Zesucutò is one of the four main religions of the Empire of Japan. It developed in Quiùxù during the Tocugawa era from a blending of Xintò and Christianity. Zesucuto-ists have 3 supreme deities, the male Josu (<Pt. Dios) and the female Malía (from Maria), and their son, Zesucu, or more formally Zesuculisuto (from Pt. Jesucristo. Malía has been identified with Amaterasu, and Zesucu with the father of Ninigui, ancestor of the Imperial House.
It is believed that after death, a person can face one of three fates. The truly evil are sent to Hell, the truly saintly ascend to Heaven, becoming a seidjin (originally coined as a translation of "saint", but now more of a god-like concept), where they dwell with Malía, Josu, and Zesucu, and all the other angels and seidjin. The third fate is purgatory, where the soul awaits reincarnation. Purgatory is seen as less pleasant than this world, but not hellish. Those here on Earth can pray for their deceased loved ones, to reduce the time speant in purgatory. Even those in Hell may be allowed to rise into purgatory, if those in this world pray hard enough for them. The saints also have godlike powers, and can be prayed to, especially those who are one's own ancestors.
Zesucutò is fairly decentralized, being headed by the Bishop of Edo (this name was even retained during the period in which Edo was called Tòquiò), advised by the Sub-Bishops' Council. Effective power is held by the sub-bishops themselves. The first Bishop of Edo was Tocugawa Ieyasu, named to the position by the Pope of Rome in the hopes that he would be able to use his political position to hasten the Christianization of Japan. For a short period it appeared that Japan was heading towards complete Christianization. However resistance not only to Tocugawa's rule, but also to his Christian evangelizing, was strong. In 1605, Tocugawa retired from the position of xògun (as *here*), continuing to exert influence, and remaining in the position of Bishop of Edo. Ieyasu's sons did not convert to Christianity, however, and after Ieyasu's death in 1616, the political situation turned against Christianity. Small-scale persecutions in the 1610's and 20's grew into larger rebellions, culminating in the Cañei War of 1625-1628 during which a rebel Christian Kingdom of Japan was declared in northern Quiùxù and southern Honxù, aiming to eliminate the "pagan idol" as they called the Emperor, and institute a Christian regime in Japan. The self-proclaimed kingdom was crushed with Dutch assistance, and in 1629, the Xògun, Tocugawa Iemiçu, initiated the sacocu (Closed Country) policy, as well as issuing the Western God Decree, which legalized Christianity, but banned active proselytizing, and gave the daimyò the right to determine the status of Christianity in their domains. Xintò and Buddhism were given legal protection in all of Japan. The Bishop of Edo created various sub-bishops underneath him, and gradually Christianity began to mingle with Xintò-Buddhism, becoming further and further from the original Christianity brought by the Europeans, with no further influence from Europe. The Latin language and alphabet are considered sacred by Zesucutoists, who continue to worship using a Japanese-influenced version of Latin, primarily deviating in matters of pronunciation.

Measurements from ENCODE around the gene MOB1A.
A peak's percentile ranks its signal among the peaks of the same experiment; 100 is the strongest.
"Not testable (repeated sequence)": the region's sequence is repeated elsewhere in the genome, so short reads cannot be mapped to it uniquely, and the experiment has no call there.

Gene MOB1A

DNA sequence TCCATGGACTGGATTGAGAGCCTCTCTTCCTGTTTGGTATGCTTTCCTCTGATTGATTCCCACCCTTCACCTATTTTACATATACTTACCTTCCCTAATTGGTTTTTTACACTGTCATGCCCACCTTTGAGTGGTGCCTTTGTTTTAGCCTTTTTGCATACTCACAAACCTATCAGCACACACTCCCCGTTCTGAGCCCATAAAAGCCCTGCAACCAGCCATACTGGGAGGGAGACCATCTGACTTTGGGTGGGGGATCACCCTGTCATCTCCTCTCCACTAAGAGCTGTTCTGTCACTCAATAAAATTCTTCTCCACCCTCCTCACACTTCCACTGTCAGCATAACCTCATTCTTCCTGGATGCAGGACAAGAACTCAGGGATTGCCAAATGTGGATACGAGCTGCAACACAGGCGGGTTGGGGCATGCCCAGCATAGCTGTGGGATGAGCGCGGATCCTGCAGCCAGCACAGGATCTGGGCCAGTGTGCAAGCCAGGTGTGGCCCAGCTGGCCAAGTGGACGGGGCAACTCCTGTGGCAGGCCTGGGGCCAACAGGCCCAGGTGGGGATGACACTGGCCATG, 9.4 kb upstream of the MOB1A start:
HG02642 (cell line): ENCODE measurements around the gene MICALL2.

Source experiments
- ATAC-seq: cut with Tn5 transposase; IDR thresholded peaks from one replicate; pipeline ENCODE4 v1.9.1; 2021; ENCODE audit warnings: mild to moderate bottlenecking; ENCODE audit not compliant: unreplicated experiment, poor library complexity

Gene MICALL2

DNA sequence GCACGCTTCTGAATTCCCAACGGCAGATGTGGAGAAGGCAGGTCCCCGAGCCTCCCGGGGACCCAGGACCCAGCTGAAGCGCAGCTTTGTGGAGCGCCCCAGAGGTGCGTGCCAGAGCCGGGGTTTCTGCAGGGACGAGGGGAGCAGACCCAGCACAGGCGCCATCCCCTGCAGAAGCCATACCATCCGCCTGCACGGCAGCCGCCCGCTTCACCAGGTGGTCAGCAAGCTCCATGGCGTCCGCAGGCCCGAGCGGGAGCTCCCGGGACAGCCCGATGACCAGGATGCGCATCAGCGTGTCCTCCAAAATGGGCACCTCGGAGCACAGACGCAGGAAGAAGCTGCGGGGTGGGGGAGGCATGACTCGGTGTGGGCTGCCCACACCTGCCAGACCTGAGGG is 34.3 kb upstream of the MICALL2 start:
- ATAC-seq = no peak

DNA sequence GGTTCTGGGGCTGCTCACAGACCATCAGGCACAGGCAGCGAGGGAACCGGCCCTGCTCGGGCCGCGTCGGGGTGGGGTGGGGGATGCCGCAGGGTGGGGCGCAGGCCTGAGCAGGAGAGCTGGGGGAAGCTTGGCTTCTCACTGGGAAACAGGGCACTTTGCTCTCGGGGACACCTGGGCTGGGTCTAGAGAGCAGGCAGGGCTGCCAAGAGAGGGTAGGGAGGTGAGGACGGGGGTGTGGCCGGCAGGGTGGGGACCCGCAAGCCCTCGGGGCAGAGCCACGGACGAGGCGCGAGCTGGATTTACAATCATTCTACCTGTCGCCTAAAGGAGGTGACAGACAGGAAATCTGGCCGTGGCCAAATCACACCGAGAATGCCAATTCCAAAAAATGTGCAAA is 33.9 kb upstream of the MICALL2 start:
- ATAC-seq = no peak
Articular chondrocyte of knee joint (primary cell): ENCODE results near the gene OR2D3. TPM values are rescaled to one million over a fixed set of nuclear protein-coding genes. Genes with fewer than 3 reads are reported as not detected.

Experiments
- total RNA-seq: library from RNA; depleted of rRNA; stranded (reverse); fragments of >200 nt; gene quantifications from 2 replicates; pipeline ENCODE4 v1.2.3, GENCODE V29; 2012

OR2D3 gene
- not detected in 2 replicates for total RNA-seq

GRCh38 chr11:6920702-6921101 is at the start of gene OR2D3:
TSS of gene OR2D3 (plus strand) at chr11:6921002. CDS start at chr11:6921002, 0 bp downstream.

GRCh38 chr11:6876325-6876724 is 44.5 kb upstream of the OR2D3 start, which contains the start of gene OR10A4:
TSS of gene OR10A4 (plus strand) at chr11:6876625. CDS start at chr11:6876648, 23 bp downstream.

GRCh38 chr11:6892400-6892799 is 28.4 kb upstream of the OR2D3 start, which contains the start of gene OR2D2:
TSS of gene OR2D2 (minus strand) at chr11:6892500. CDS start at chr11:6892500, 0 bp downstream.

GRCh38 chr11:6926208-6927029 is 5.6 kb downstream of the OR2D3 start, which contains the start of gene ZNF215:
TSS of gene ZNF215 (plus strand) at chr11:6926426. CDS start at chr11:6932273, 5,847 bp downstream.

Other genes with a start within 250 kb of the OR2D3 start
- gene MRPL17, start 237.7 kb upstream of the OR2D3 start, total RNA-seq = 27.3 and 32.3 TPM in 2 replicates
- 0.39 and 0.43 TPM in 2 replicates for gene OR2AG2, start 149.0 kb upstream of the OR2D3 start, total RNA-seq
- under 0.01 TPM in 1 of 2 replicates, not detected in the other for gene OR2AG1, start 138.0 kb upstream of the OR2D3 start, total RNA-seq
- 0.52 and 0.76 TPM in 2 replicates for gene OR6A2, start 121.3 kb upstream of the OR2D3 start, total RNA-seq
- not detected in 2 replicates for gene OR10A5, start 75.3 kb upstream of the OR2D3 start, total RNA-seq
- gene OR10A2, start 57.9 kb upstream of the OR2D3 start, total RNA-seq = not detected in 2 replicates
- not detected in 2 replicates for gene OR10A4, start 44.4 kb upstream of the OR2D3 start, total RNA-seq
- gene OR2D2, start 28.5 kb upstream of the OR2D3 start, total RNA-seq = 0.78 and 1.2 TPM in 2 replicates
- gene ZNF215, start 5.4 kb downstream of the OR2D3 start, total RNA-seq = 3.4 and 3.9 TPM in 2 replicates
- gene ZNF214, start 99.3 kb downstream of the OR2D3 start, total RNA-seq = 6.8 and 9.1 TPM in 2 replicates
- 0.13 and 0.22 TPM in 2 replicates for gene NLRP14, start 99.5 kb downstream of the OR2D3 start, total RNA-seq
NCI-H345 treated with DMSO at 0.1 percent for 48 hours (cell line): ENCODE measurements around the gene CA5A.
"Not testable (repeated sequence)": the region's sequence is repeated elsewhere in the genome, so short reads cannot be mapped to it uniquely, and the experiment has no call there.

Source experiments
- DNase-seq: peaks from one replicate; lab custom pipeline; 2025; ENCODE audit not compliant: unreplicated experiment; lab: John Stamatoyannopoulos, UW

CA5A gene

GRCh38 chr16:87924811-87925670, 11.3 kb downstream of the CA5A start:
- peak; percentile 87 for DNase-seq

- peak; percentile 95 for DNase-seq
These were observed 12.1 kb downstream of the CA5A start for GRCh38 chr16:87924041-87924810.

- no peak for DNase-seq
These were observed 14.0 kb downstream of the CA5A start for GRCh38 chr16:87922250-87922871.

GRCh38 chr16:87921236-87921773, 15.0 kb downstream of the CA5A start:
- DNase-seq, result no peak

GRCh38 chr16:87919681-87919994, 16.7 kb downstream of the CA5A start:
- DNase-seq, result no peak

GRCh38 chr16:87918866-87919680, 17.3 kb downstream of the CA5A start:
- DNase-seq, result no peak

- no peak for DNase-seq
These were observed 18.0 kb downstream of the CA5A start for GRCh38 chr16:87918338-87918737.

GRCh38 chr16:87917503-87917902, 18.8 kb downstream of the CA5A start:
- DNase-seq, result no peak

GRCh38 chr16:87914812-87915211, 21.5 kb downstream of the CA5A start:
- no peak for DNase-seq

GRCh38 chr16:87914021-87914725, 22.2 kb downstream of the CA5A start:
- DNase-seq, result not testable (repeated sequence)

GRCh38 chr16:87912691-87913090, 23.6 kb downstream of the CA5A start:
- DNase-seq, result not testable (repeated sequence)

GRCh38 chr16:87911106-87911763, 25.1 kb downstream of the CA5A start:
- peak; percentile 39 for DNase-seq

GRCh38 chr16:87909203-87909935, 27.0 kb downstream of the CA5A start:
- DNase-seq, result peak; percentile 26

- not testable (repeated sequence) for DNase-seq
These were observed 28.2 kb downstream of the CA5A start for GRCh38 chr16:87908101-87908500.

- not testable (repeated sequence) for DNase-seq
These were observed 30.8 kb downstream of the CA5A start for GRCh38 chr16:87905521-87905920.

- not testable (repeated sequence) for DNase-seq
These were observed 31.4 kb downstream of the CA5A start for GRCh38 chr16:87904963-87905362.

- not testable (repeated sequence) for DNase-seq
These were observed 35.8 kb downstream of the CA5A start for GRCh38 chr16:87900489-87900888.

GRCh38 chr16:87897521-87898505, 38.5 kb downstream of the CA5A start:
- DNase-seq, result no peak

Zesucutoists celebrate Christmas on Djùitxigaçu 25, which corresponds to between December 21 and December 26 in the Gregorian calendar. Easter is the 3rd Sunday in either Nigaçu or Sañgaçu (which month is determined in a 19 year cycle, with Nigaçu in 10 years and Sañgaçu in 9), which corresponds to between March 16 and March 27 in years where it's in Nigaçu, or April 15 to April 26 in years where it's in Sañgaçu. This custom developed in the late 17th century when Easter was reset to the old lunar calendar (varying between the second and third just as now), approximating the old system, but simplifying it. Previously, Easter had been determined by the Gregorian calculations. Likewise, originally Christmas was Gregorian December 25, but became a fixed holiday relative to the lunar calendar. When the Meidjirequi was adopted, the dates were simply transferred thereto.
A group of Zesucutò adherents push for the theory that some or all of the people Japan is descended from one of the lost tribes of Israel, although this was borrowed from the Church of the East in Japan and only a minority of the Zesucutò believe in this theory.